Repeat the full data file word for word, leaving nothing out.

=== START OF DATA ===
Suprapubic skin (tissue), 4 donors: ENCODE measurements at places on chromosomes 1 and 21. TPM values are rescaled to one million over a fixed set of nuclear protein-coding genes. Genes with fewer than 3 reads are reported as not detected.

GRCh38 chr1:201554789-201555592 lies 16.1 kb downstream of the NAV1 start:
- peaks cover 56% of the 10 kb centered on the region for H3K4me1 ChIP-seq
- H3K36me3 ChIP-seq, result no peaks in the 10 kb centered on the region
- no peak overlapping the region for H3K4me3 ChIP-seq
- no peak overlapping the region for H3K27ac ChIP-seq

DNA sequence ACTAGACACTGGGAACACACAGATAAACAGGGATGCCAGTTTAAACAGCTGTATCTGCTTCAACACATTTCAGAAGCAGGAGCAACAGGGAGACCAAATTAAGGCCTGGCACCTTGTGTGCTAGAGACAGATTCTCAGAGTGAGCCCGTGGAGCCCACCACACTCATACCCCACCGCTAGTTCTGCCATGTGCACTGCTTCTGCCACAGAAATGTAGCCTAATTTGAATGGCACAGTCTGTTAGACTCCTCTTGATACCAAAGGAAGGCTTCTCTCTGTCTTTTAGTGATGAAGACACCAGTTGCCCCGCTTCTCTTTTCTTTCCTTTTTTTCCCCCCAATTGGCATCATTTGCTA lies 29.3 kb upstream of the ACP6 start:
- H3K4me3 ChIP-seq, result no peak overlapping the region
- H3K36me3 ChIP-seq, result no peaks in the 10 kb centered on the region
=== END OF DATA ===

Suprapubic skin (tissue), 4 donors: ENCODE measurements at places on chromosomes 1 and 21. TPM values are rescaled to one million over a fixed set of nuclear protein-coding genes. Genes with fewer than 3 reads are reported as not detected.

GRCh38 chr1:201554789-201555592 lies 16.1 kb downstream of the NAV1 start:
- peaks cover 56% of the 10 kb centered on the region for H3K4me1 ChIP-seq
- H3K36me3 ChIP-seq, result no peaks in the 10 kb centered on the region
- no peak overlapping the region for H3K4me3 ChIP-seq
- no peak overlapping the region for H3K27ac ChIP-seq

DNA sequence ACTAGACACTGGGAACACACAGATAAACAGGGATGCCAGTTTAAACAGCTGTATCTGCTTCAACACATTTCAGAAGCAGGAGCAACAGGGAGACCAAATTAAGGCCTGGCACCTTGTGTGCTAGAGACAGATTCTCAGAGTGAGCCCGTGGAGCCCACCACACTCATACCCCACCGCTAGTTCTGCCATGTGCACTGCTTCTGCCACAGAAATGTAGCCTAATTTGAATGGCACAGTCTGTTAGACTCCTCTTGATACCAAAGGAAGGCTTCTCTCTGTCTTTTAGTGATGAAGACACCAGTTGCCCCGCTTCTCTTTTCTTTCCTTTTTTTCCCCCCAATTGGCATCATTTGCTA lies 29.3 kb upstream of the ACP6 start:
- H3K4me3 ChIP-seq, result no peak overlapping the region
- H3K36me3 ChIP-seq, result no peaks in the 10 kb centered on the region